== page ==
With election time drawing near, I thought it would be good to discuss the importance of your vote. Many people believe that their vote does not count, but that is simply not true. In 1876 the Florida gubernatorial election came down to a difference of only 156 votes. This example shows that every vote DOES actually count. Think about the choice of clothes you wore today or whether or not you need that extra slice of pizza (the answer is always yes). You make these kinds of inconsequential decisions about your life every day, so why would you pass up a chance to make a decision about who is in charge of important governmental decisions? When it comes to the type of decisions that could affect tuition increases or scholarship opportunities, it is not the time to keep your opinions to yourself. Also, did you know you can vote early? This gives you the convenience of voting on your own schedule with shorter lines, and a broader range of dates and times to choose from. Here is the link to find where the early voting locations and times are in your county.
I, myself, will definitely be voting in the upcoming elections. Also, I was recently asked to participate in the Independent Colleges and Universities of Florida (ICUF) Presidential Fellowship Program along with my fellow KU students, Daniel Richardson and Daniel Hargrove. The purpose of the ICUF program is to organize student-led campaigns to support independent higher education. Are any of you familiar with the Florida Resident Access Grant (FRAG)? Well, the ICUF Fellows campaign specifically for this grant. So, come March, the Fellows from around the state will be taking a trip to Tallahassee to speak with members of the Florida House of Representatives and the Florida Senate to make sure this grant remains available for students who are Florida residents. Eventually, the Fellows representing KU will need your assistance with our goals, but until then, go out and better our community. Do your research, know which candidates are best for your views, and get out there and vote!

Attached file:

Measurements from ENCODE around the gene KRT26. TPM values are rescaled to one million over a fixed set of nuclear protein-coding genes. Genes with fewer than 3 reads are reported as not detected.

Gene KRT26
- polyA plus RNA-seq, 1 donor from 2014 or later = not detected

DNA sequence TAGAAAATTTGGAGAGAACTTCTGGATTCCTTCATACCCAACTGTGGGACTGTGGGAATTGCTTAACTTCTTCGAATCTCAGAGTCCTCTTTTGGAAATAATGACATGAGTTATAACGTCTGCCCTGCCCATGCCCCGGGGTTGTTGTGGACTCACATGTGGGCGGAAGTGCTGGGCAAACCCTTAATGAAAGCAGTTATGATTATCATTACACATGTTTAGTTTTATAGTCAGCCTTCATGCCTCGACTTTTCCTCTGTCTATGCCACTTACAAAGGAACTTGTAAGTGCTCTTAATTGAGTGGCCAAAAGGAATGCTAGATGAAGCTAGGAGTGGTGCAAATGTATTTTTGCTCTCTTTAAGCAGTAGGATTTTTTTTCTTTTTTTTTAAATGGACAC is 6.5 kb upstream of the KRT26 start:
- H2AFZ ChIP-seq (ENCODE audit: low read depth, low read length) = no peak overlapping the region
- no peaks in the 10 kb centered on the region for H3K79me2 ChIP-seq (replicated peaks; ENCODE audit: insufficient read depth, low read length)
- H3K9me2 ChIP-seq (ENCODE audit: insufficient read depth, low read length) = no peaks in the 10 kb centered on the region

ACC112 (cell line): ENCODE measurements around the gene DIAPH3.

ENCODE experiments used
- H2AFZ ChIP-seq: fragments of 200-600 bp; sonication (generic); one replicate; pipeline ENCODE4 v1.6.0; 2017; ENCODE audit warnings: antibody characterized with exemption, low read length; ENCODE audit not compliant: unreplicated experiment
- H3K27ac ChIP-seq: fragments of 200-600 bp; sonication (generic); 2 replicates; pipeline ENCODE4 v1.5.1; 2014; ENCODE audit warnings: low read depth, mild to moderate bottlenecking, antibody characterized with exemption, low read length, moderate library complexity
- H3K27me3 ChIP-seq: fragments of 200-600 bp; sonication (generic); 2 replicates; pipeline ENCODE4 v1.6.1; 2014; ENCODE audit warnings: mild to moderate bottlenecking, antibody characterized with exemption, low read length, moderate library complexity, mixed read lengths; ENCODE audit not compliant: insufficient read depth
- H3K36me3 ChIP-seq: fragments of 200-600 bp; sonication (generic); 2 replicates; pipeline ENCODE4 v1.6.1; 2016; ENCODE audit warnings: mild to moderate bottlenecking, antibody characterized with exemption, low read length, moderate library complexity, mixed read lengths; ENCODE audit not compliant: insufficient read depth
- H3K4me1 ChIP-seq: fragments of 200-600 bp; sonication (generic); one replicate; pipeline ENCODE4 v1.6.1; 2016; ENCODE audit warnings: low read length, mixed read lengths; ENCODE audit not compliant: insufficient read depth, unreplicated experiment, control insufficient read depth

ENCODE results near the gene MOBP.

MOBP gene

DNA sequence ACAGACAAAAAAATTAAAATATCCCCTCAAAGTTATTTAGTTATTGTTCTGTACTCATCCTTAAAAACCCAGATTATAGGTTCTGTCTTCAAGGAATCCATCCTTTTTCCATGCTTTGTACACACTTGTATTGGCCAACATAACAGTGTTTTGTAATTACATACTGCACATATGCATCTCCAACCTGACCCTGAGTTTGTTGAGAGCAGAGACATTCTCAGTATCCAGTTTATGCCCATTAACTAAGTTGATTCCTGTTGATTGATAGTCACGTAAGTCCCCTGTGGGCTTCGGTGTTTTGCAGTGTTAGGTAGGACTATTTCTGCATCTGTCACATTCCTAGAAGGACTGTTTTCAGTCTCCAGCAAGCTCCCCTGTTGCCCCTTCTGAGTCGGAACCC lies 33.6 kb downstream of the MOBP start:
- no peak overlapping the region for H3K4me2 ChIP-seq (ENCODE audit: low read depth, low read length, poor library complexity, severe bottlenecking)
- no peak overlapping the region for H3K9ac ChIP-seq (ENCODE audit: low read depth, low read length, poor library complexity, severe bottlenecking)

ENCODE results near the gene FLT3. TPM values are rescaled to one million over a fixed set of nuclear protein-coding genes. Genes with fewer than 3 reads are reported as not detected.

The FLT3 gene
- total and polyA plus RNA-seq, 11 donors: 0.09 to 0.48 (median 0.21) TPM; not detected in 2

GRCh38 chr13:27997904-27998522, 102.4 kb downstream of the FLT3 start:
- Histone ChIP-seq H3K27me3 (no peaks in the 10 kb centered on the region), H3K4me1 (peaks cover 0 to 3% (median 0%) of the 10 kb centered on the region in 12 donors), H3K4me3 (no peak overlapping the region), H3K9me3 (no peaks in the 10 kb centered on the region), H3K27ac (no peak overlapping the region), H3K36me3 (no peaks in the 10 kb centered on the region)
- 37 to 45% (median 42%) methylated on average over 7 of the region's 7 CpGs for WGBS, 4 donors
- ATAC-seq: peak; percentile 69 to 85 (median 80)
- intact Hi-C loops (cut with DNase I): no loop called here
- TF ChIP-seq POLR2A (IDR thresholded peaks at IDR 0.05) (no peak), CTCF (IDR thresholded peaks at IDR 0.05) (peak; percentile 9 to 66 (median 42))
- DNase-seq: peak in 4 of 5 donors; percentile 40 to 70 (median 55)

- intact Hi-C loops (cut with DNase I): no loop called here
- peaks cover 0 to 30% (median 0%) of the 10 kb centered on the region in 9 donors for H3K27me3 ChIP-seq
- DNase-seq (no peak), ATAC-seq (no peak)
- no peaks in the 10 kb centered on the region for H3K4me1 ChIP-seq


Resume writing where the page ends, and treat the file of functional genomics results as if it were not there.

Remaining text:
As always, feel free to email me with your comments, questions, concerns, and suggestions!
Your fellow KU student,